Weekly Review — December 31, 2010, 6:38 pm

Yearly Review

Two thousand seven hundred twenty-two days after
U.S. troops crossed the Kuwaiti border into Iraq,
U.S. combat operations there officially ended. The
U.S.-led war in Afghanistan turned older than the Soviet
Union’s 3,339-day campaign in the country. Twenty-one
percent of young veterans of the wars in Iraq and
Afghanistan were unemployed, Iraqi government officials
said that some 58,000 stray dogs in Baghdad had been
poisoned or shot, and Target, a dog rescued from
Afghanistan after she alerted troops to a suicide bomber
and saved dozens of soldiers, was accidentally
euthanized. The Supreme Court upheld the right to record
women crushing small animals with their feet and
overturned two precedents to rule that the government
cannot ban corporations from spending money in political
elections. The U.S. House and Senate finalized a
watered-down, 2,000-page financial-reform bill. “Not to
be funny about it,” JPMorgan Chase CEO Jamie Dimon told
the FCIC, “but my daughter asked me… ‘What’s the
financial crisis,’ and I said, ‘Well, it’s something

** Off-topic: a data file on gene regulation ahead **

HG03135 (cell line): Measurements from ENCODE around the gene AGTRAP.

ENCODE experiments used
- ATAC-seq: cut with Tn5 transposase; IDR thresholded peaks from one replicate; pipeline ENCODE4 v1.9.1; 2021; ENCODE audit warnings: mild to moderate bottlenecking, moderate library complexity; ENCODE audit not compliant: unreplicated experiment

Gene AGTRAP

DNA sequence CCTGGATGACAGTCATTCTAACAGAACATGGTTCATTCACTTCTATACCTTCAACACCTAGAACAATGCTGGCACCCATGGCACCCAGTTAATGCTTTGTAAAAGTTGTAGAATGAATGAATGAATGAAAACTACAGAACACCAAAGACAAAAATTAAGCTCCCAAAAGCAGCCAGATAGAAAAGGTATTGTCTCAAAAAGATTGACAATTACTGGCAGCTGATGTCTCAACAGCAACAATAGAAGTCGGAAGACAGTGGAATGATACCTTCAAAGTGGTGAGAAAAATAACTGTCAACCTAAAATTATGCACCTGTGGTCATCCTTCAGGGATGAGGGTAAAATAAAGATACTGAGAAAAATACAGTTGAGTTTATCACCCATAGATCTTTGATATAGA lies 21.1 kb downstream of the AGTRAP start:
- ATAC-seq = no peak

that happens every five to seven years.’” The Texas
State Board of Education voted to revise its
social-studies curriculum, mandating that the
U.S. government should not be called “democratic,” and
Republicans took control of the House. A Virginia judge
voided the provision in Obama’s health-care law
requiring most Americans to obtain health insurance. A
Texas newborn with a heart defect was denied health
insurance because of his pre-existing condition. “It
would be hard to argue that we’re going backwards,” said
Obama. “I think what you can argue is we’re stuck in
neutral.”

An earthquake registering 7.0 on the Richter scale hit
Haiti. The media questioned whether it was appropriate
for journalists in Haiti to be wearing tight T-shirts on
air. A 42-year-old man died of stroke after becoming
over-excited while watching the film “Avatar,” and video
surfaced of an Indonesian two-year-old smoking and
propelling himself around on a toy truck because he is
too out of shape to toddle. An unemployed security
worker won Spain’s first siesta championship. A
three-year-old girl in South Korea died of starvation
while her parents played a child-rearing game online, a
Kentucky man was charged with wanton endangerment after
he got drunk and put his five-week-old son to bed in an
oven, and a Georgia mother punished her 12-year-old son
for his bad grades by forcing him to hammer to death his
pet hamster. The body of a registered Japanese
centenarian was found in her son’s backpack. A Minnesota
couple asked visitors to their website to vote on
whether they should keep or abort the wife’s fetus, and